Real estate firm Aroundtown AT1.DE and baked goods group Aryzta ARYN.S were in focus following results. Finally in M&A, machine tools makers Tornos TOHN.S and Starrag STGN.S said they were looking into a possible merger deal.
TOO SOON TO DRINK TO THE US DEBT DEAL(0556 GMT)
U.S. and UK markets return from their long weekend on Tuesday with a touch of ambivalence, happy that the weekend resulted in a U.S. debt ceiling agreement and yet anxious about how the deal will fare in congress.
More detail and clarity are expected around the tentative agreement in Washington to suspend the $31.4 trillion federal debt ceiling until January 2025 in exchange for caps on spending and cuts in government programmes. Even before celebrations could begin, a handful of hard-right Republican lawmakers have said they will oppose it.
That means the bipartisan 99-page bill, still subject to approval in both houses of congress, could face a rocky path before the U.S. runs out of money next week.
Meanwhile, Spanish Prime Minister Pedro Sanchez surprised everyone, even people within his own government, by taking "personal responsibility" for Sunday's crippling defeat in a regional election and calling for a snap election next week.
It seemed to be an attempt to wrong-foot his conservative opponents and give his flagging Socialist party the best chance of retaining power before its support weakens further.
In the first trades in U.S. debt markets since the debt ceiling deal, longer-term Treasuries rallied in Asia, driving benchmark 10-year yields US10YT=RR down 6 basis points to 3.76%.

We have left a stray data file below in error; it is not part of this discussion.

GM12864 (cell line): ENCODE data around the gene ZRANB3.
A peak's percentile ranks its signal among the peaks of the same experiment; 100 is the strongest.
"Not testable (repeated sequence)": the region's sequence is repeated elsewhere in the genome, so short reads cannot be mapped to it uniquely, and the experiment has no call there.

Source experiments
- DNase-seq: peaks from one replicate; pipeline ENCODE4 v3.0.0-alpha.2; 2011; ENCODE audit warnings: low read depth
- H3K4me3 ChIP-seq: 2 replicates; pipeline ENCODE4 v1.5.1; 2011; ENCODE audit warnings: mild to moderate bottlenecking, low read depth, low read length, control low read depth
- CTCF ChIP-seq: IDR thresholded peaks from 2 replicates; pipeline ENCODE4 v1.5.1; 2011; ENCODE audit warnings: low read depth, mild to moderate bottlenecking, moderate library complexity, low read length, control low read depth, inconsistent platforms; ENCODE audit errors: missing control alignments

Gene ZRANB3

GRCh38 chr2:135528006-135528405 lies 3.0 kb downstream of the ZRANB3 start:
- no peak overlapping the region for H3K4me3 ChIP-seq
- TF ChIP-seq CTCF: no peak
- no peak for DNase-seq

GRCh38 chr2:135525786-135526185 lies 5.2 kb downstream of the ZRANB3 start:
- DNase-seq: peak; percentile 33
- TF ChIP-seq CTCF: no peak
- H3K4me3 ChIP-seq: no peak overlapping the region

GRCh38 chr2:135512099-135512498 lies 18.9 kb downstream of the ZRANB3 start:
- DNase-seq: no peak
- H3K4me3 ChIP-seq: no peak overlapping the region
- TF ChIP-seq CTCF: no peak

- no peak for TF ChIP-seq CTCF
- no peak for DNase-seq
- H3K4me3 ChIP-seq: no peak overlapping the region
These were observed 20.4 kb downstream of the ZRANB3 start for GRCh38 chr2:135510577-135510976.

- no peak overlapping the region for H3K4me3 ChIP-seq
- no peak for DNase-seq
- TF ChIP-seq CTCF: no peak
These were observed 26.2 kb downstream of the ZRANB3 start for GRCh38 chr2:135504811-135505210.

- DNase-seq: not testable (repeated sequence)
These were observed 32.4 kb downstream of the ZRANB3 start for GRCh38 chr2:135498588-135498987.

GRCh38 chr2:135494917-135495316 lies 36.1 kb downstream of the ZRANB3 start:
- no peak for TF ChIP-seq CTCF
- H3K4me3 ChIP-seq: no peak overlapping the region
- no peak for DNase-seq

But bid-offer spreads were wide in Asia, as investors balanced their nerves over the deal's passage, the prospect of Treasury potentially issuing more than $1 trillion in bills in the coming months to replenish its coffers, and suspicion that the Fed will have to raise rates further.
Asian stocks are up, and futures EScv1 indicate mild gains for stocks in Europe and the United States, too. The dollar is staying firm around its strongest level in more than two months against a basket of major currencies =USD.
Besides the debt deal, there is little else on investors' minds. Spain kicks off a week of European inflation readings, all of which should show some moderation in prices and yet not enough to change expectations for more policy tightening.
Key developments that could influence markets on Tuesday:
Speakers: Richmond Fed President Barkin (FOMC non-voter), Representatives from SWFs and the SWF industry gather in London for the Global Wealth Conference.
Data: U.S. Conference Board Consumer Confidence Index, EU Consumer Confidence, U.S. House Price Indices, Dallas Fed Manufacturing Activity (May), Sweden Q1 GDP, Switzerland Q1 GDP.
Earnings : Manchester United, Hewlett-Packard